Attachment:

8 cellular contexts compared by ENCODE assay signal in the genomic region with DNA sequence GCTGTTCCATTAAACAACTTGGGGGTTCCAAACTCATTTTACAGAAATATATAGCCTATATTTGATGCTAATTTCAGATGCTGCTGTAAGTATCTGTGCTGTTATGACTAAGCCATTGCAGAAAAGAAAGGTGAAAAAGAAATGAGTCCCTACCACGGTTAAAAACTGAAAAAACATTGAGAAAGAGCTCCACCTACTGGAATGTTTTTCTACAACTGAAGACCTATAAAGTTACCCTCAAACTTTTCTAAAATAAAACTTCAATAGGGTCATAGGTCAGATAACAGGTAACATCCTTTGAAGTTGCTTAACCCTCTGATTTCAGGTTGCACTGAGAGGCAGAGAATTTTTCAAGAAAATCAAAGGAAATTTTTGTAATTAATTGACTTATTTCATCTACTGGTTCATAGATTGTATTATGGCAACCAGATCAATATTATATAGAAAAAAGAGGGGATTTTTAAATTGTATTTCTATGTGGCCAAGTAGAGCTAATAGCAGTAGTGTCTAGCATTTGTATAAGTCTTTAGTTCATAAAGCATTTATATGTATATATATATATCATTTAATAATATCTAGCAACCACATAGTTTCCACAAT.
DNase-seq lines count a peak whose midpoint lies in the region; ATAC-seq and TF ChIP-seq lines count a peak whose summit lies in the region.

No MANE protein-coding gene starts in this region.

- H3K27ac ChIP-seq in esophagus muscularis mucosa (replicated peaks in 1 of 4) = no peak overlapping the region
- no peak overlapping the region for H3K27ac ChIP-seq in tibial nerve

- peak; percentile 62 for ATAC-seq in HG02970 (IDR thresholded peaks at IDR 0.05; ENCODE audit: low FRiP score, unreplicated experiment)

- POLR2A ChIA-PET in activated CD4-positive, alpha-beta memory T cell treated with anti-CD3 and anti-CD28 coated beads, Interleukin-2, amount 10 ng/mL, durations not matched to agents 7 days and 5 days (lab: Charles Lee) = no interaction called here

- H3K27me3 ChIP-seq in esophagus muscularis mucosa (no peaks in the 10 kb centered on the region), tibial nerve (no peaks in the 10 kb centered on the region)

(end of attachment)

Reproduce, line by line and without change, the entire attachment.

8 cellular contexts compared by ENCODE assay signal in the genomic region with DNA sequence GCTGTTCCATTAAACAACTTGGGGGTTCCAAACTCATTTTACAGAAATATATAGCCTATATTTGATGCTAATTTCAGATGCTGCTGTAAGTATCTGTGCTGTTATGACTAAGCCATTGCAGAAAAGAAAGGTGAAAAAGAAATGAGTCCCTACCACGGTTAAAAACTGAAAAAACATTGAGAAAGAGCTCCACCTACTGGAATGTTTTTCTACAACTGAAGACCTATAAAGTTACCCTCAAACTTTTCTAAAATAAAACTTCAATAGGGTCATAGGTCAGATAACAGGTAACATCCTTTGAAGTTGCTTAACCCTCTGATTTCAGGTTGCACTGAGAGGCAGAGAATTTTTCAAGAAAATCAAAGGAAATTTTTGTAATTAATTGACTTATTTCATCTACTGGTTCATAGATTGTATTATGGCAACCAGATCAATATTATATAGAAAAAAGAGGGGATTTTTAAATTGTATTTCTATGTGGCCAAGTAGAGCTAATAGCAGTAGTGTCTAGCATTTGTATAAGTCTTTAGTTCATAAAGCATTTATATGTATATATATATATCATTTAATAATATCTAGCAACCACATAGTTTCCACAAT.
DNase-seq lines count a peak whose midpoint lies in the region; ATAC-seq and TF ChIP-seq lines count a peak whose summit lies in the region.

No MANE protein-coding gene starts in this region.

- H3K27ac ChIP-seq in esophagus muscularis mucosa (replicated peaks in 1 of 4) = no peak overlapping the region
- no peak overlapping the region for H3K27ac ChIP-seq in tibial nerve

- peak; percentile 62 for ATAC-seq in HG02970 (IDR thresholded peaks at IDR 0.05; ENCODE audit: low FRiP score, unreplicated experiment)

- POLR2A ChIA-PET in activated CD4-positive, alpha-beta memory T cell treated with anti-CD3 and anti-CD28 coated beads, Interleukin-2, amount 10 ng/mL, durations not matched to agents 7 days and 5 days (lab: Charles Lee) = no interaction called here

- H3K27me3 ChIP-seq in esophagus muscularis mucosa (no peaks in the 10 kb centered on the region), tibial nerve (no peaks in the 10 kb centered on the region)